Accident Reconstruction Experts
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Tire & Wheel Accident
Reconstruction Expert
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The photograph on the left depicts an undamaged and properly inflated tire, while the wheel on the right illustrates an
unseated tire.  Accident reconstructionists refer to an unseeded tire as one that has broken the seal between the
wheel rim and rubber tire (bead).

After impact, an unseeded tire will often gouge and scrape the underlying roadway surface on its way to final rest.  
Undamaged tires, on the other hand, can leave skid, scuff, or even acceleration marks on the roadway after impact.  
Identifying which roadway mark came from what tire is an intricate part in understanding post-impact dynamics.  

The condition of a wheel will also affect its
coefficient of friction.  By definition, a coefficient of friction is the ratio of the
tangential (parallel) force applied to an object sliding across a surface to the normal (perpendicular) force.   Put
plainly, when any tire is slid across a surface, there is friction.  In its simplest sense, friction is a resistance to motion.  

Tire contact with some surfaces produces relatively high levels of resistance to motion, as is the case when a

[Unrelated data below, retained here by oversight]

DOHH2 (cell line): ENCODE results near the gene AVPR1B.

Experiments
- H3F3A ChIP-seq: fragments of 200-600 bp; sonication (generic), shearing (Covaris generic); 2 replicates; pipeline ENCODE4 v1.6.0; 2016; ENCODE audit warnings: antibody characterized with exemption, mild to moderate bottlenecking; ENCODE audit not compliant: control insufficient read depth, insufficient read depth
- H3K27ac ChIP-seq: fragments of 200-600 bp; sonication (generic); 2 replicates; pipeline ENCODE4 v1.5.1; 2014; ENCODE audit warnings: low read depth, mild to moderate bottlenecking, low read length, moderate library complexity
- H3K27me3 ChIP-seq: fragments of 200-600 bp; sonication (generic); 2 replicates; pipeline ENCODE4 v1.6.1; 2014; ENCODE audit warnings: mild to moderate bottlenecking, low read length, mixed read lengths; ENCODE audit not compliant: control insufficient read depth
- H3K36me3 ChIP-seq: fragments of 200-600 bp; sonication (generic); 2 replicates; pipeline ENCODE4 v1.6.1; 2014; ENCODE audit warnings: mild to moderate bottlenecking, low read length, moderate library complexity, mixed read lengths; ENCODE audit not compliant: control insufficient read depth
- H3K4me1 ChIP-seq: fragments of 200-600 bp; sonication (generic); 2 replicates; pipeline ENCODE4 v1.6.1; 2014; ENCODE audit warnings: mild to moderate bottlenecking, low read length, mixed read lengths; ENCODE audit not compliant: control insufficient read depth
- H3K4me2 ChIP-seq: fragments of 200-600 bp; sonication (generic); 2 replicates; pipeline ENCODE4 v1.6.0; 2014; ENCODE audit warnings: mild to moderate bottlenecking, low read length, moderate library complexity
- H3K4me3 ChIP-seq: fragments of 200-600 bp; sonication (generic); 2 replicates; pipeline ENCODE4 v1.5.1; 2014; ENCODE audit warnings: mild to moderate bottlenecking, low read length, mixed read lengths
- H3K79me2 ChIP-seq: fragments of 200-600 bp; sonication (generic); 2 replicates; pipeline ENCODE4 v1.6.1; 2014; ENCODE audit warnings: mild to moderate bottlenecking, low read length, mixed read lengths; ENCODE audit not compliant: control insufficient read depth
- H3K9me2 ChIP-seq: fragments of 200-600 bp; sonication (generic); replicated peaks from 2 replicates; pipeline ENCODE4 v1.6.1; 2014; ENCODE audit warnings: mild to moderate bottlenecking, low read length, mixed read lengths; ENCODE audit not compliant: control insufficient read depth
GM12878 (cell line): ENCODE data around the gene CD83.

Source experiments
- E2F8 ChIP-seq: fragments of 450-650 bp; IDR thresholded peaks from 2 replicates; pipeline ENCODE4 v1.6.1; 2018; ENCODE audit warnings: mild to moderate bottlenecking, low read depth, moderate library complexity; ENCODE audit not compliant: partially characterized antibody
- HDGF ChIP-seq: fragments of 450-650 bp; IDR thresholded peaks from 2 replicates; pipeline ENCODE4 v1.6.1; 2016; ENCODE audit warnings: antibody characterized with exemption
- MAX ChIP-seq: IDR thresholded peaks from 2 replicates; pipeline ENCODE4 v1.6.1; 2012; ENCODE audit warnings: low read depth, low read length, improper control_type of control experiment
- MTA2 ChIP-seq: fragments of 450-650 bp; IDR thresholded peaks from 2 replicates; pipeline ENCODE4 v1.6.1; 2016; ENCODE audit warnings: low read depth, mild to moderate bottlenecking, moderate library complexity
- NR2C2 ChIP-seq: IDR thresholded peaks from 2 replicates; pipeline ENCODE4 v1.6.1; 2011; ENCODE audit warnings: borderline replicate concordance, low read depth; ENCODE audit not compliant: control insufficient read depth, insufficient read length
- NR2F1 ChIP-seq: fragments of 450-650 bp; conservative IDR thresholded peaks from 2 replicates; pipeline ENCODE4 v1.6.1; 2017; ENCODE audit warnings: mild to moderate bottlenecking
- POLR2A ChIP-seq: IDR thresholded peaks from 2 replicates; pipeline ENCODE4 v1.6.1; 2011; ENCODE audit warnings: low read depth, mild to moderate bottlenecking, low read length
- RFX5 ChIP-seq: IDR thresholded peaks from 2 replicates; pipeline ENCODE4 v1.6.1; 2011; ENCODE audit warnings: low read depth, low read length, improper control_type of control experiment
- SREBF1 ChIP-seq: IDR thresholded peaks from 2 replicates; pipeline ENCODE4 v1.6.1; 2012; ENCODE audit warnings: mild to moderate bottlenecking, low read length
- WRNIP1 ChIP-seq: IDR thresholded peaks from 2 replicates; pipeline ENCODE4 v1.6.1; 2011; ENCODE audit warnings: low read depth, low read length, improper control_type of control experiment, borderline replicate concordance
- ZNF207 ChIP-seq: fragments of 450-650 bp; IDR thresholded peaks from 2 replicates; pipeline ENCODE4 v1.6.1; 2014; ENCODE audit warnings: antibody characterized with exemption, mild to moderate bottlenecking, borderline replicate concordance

properly inflated tire slides across a newly paved concrete roadway.  Other circumstances produce relatively low
levels of friction, as is the case when the rim of an unseated tire slides across a patch of icy asphalt.
Accident reconstruction equations often rely upon the number of tires that were locked or free rolling from impact to
final rest. Careful examination of tires also helps accident reconstruction experts in explaining what actions a vehicle
took post-impact.
Undamaged Tire
Damaged (Unseated) Tire
Undamaged Tire
Damaged (Unseated) Tire
In 2009, the National Highway Transportation
Safety Administration (NHTSA) published a study
on tire safety.

To read NHTSA's publication on proper tire
inflation,
click here.
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Disclaimer: Crash Data Services, LLC and crashdataservices.net provide the information in this web site for informational purposes only. The information is not intended to be legal advice or an expert
opinion and should not be construed as such.  The use of this site does not create a contractor/client relationship with any employee of Crash Data Services, LLC.   Each investigation is different. Case
results depend on a variety of factors unique to each case.  The results of any investigation/reconstruction do not guarantee or predict a similar result in any future case undertaken by Crash Data Services,
LLC
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